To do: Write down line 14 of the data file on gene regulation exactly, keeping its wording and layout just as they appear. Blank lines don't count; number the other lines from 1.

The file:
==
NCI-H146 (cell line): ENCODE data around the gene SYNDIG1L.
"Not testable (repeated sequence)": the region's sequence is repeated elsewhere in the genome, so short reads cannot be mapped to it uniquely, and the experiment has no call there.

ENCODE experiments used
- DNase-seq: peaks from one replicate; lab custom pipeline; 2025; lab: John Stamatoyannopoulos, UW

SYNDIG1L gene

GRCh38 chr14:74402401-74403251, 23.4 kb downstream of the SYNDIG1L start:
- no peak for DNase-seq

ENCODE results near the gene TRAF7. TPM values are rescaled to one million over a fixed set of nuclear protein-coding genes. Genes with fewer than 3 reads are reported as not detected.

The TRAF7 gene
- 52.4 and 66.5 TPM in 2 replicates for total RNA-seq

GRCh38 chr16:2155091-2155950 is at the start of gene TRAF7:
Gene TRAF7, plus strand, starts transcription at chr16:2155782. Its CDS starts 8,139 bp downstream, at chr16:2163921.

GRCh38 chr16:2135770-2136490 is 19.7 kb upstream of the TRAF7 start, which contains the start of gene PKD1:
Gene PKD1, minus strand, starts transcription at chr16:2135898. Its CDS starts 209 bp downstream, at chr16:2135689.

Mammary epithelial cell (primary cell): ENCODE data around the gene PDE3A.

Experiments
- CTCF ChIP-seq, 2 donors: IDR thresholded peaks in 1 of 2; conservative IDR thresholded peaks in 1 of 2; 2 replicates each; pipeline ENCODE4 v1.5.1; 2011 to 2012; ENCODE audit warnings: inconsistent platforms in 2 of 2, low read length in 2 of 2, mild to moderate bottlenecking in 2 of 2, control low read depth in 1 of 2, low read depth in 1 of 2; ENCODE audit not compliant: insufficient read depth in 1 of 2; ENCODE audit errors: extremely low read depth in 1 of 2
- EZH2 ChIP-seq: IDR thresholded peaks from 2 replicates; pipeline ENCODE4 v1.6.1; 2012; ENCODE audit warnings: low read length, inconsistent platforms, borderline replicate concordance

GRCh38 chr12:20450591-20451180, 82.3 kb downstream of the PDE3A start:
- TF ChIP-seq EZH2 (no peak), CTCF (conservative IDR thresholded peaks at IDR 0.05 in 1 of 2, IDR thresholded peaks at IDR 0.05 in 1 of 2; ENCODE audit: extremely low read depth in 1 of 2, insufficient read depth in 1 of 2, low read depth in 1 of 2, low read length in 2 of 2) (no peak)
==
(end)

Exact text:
Gene PKD1, minus strand, starts transcription at chr16:2135898. Its CDS starts 209 bp downstream, at chr16:2135689.